Frequent storms batter the UK thanks to drastic air changes, Met Office explains

Two more incoming storms are set to pound rain-soaked Britain this week.

The Met Office has now issued a warning of 90mph winds as the storms hit across the north of England and Scotland.

Incoming Storm Dudley will be followed by Storm Eunice in a double whammy of windy weather set to pummel the country.

Frank Saunders, chief meteorologist at the Met Office, said: "Significant disruption is possible from both Storm Dudley and Storm Eunice with strong winds one of the main themes of the current forecast.

"The most impactful winds from Dudley will be in the north on Wednesday afternoon, as shown in the amber warning area.

"Storm Eunice is expected to track eastwards from early on Friday, bringing the most significant winds to the central and southern areas of the UK, with some gusts possible in excess of 95mph in exposed coastal areas."

With the amber warnings are now in place for yet another storm, many people will be left wondering how two storms of significant size are occurring in the same week.

Why are there so many storms?

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Four storms have already hit northeast England since November 2021 and their frequency has left people wondering why there have been so many.

A spokesperson for the University of Plymouth explained to the Sunderland Echo that storms have been caused by cold air over the North Atlantic meeting warmer air further south. With a significant change in temperature, storms are formed as the air mixes.

They said: "We have experienced a succession of deep Atlantic low-pressure systems caused by a strong high-level jet stream in the upper atmosphere.

"Add wind into the mix, which is also driven by strong contrasting temperatures, and this is why very wet and windy weather has been brought to parts of the UK during recent winters."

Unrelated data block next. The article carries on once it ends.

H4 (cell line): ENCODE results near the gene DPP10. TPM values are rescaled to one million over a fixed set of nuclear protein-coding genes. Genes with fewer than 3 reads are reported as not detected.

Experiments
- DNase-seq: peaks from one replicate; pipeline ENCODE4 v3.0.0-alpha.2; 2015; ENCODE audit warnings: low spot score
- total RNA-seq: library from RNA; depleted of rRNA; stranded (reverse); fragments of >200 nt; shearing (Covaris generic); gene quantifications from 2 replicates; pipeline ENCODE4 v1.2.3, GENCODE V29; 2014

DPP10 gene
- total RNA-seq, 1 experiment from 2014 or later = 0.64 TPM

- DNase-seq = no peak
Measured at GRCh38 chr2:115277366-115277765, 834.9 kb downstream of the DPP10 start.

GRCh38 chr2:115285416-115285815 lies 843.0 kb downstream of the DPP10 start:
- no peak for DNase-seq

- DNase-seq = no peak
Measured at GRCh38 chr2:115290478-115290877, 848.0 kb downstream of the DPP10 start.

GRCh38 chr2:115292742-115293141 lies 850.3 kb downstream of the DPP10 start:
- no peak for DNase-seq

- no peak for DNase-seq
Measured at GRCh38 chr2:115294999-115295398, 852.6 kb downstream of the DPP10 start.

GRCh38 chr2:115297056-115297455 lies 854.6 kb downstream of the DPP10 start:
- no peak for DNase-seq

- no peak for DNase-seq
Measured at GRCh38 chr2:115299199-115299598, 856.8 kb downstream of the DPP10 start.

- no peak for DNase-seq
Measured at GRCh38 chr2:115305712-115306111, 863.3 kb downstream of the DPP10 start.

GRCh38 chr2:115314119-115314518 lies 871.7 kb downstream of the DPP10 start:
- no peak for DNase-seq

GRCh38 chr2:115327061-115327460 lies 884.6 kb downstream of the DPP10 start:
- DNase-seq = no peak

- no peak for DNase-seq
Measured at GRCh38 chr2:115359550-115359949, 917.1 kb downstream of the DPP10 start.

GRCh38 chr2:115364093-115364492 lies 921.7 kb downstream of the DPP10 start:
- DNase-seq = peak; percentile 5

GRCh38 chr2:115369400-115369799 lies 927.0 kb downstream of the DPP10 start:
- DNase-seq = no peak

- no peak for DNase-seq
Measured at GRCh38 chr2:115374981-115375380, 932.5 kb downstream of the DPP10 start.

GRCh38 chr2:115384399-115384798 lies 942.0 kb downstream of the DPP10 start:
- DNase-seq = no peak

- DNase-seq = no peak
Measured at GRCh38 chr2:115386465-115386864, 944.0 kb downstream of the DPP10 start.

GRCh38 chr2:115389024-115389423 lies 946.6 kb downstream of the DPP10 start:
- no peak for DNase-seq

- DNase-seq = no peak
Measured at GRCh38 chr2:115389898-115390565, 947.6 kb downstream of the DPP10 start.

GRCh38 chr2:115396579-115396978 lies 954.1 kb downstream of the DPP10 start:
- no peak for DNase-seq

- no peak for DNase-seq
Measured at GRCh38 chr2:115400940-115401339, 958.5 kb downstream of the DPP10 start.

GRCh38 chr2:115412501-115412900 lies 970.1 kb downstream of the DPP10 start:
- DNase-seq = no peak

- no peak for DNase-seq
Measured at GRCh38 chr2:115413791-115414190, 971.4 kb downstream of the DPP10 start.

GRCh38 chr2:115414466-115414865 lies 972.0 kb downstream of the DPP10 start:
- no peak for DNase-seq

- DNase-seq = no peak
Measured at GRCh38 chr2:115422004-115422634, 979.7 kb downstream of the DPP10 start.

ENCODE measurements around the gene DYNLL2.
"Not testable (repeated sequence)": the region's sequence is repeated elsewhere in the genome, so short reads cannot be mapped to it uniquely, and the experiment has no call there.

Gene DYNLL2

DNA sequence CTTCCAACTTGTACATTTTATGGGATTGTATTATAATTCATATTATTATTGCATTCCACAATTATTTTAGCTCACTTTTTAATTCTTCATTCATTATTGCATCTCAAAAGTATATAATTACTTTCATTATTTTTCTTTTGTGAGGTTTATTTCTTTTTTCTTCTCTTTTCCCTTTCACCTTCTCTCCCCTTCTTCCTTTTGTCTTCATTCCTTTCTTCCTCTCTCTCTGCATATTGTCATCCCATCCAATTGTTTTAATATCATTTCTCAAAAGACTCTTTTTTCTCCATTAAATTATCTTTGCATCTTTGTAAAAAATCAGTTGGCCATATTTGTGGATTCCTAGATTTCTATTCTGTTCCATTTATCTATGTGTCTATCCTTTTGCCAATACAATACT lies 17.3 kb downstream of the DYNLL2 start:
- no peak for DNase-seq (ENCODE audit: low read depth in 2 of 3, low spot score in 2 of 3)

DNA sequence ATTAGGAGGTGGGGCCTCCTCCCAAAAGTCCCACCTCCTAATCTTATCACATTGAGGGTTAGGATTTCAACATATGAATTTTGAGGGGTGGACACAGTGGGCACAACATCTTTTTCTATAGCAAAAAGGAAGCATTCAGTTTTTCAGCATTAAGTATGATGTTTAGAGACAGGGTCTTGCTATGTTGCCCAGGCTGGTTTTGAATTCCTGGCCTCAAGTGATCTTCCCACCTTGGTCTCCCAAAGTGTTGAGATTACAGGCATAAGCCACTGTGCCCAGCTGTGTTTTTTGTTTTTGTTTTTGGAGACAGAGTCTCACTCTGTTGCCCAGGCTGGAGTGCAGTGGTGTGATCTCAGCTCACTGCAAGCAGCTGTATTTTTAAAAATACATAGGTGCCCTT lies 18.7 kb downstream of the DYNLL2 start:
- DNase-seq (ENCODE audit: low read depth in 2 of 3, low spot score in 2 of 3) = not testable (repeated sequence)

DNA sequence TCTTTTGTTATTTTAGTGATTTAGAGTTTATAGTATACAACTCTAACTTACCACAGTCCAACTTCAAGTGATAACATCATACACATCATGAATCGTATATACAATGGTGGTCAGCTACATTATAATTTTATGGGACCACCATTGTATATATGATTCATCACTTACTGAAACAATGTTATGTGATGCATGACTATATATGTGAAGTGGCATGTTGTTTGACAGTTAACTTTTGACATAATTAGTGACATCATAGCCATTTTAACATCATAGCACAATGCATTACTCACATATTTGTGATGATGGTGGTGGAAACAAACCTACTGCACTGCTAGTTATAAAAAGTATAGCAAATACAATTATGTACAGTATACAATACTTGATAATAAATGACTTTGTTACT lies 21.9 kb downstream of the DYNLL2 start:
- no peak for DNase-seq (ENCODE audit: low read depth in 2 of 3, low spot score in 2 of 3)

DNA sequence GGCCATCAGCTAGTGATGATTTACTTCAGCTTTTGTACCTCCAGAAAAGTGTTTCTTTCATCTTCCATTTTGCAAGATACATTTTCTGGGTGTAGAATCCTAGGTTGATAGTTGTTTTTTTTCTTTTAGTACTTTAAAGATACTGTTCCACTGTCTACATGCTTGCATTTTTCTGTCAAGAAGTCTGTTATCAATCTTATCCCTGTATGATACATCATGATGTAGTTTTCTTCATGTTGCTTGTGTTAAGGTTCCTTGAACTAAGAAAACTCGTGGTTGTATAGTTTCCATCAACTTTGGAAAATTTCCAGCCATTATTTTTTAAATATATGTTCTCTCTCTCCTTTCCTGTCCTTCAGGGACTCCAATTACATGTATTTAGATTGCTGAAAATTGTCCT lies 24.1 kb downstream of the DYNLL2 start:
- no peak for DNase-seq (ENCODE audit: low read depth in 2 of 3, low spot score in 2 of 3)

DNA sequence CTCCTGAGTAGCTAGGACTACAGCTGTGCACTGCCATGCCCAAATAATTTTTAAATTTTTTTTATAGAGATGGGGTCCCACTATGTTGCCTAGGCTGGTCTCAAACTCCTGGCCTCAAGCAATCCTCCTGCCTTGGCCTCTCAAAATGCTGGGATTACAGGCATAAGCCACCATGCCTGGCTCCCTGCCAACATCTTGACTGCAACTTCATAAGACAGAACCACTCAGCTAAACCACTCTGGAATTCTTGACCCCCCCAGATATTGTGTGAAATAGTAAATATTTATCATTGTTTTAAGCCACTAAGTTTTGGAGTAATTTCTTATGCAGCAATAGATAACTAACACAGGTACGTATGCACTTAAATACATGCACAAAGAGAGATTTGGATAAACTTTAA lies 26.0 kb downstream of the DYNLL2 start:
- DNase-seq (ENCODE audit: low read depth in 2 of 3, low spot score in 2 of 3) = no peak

Are there more storms to come?

Despite expert knowledge, predicting the weather far into the future remains difficult and there are no guarantees.

Some people have questioned if climate change is contributing to more storms.

No link has yet been found between recent storms and the effects of climate change, as Storm Dudley becomes the fifth storm since November.

The Met Office has previously issued a report on its understanding of climate change. It drew on the fact that the stormiest recorded year for Brits was over the 2013/2014 season.

"Little evidence" has been found linking storms and climate change.

"Warming water in the North Atlantic could potentially increase the risk of more ex-tropical storms being directed across the UK during the autumn season," said the weather agency.

"However, similar to winter, there are other factors that influence autumn storms and the number across the UK varies significantly from year to year due to natural influences."

Will there be snow this week?

The Met Office has raised the possibility of snow this week caused by Storm Eunice.

It said: "Although Storm Eunice’s strongest winds will be on its southern edge, the northern flank of the system brings the potential for some snow to northern areas. A yellow warning for wind and snow has been issued covering Northern Ireland, northern England and southern Scotland."

There may be up to 5cm of snow in areas at a lower altitude, with higher grounds possibly experiencing up to 20cm.

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